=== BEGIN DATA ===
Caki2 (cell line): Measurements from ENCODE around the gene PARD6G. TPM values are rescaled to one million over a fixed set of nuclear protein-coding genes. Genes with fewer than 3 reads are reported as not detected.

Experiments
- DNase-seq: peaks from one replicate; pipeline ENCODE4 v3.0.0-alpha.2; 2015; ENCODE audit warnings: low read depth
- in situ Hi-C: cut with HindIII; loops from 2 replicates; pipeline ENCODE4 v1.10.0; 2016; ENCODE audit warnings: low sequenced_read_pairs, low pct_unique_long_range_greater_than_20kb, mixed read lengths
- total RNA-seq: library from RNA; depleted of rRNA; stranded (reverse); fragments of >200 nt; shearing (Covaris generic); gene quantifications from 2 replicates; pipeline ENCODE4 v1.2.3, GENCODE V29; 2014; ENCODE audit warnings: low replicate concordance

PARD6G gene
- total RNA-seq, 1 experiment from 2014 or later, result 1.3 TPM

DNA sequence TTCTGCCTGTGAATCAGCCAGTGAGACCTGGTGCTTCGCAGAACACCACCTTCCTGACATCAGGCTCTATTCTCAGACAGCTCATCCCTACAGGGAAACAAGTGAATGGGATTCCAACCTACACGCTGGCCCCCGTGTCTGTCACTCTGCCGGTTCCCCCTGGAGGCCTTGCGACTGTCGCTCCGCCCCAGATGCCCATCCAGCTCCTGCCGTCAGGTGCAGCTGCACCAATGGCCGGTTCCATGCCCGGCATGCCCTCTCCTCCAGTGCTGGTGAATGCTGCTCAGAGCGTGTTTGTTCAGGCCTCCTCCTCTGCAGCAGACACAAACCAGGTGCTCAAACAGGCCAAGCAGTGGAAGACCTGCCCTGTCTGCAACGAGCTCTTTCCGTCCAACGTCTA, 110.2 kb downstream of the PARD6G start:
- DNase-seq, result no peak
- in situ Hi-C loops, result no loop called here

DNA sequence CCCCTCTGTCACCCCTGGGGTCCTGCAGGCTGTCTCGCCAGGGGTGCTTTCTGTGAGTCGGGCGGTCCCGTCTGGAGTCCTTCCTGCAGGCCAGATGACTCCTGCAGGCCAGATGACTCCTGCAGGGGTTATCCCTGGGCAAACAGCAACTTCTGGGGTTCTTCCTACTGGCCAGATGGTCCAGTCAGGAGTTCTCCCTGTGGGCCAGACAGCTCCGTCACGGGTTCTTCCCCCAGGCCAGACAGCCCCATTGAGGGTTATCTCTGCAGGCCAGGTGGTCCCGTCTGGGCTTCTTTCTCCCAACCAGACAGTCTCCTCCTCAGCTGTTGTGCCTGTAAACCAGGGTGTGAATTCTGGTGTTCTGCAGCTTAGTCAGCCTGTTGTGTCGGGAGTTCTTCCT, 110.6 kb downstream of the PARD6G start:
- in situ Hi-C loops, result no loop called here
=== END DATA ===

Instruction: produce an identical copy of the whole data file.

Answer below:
Caki2 (cell line): Measurements from ENCODE around the gene PARD6G. TPM values are rescaled to one million over a fixed set of nuclear protein-coding genes. Genes with fewer than 3 reads are reported as not detected.

Experiments
- DNase-seq: peaks from one replicate; pipeline ENCODE4 v3.0.0-alpha.2; 2015; ENCODE audit warnings: low read depth
- in situ Hi-C: cut with HindIII; loops from 2 replicates; pipeline ENCODE4 v1.10.0; 2016; ENCODE audit warnings: low sequenced_read_pairs, low pct_unique_long_range_greater_than_20kb, mixed read lengths
- total RNA-seq: library from RNA; depleted of rRNA; stranded (reverse); fragments of >200 nt; shearing (Covaris generic); gene quantifications from 2 replicates; pipeline ENCODE4 v1.2.3, GENCODE V29; 2014; ENCODE audit warnings: low replicate concordance

PARD6G gene
- total RNA-seq, 1 experiment from 2014 or later, result 1.3 TPM

DNA sequence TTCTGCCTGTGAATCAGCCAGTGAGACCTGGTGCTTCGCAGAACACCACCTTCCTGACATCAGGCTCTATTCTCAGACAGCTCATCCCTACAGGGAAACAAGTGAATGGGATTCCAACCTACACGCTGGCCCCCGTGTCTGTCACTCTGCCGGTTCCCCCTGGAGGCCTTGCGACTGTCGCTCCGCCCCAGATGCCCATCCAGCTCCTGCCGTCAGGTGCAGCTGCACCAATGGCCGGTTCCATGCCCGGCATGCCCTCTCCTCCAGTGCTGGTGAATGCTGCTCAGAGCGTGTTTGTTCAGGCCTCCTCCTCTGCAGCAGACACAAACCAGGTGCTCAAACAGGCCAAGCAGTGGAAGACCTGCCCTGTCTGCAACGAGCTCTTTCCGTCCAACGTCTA, 110.2 kb downstream of the PARD6G start:
- DNase-seq, result no peak
- in situ Hi-C loops, result no loop called here

DNA sequence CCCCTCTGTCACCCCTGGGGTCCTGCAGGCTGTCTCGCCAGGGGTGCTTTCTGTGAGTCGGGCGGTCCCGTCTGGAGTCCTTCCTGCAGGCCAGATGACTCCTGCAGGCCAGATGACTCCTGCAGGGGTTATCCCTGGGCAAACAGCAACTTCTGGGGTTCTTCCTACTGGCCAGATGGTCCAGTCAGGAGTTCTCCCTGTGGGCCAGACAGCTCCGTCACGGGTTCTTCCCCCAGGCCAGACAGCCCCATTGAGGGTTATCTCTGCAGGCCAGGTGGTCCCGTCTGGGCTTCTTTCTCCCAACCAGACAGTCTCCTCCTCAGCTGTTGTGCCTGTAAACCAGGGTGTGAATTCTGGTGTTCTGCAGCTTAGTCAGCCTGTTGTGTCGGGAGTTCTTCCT, 110.6 kb downstream of the PARD6G start:
- in situ Hi-C loops, result no loop called here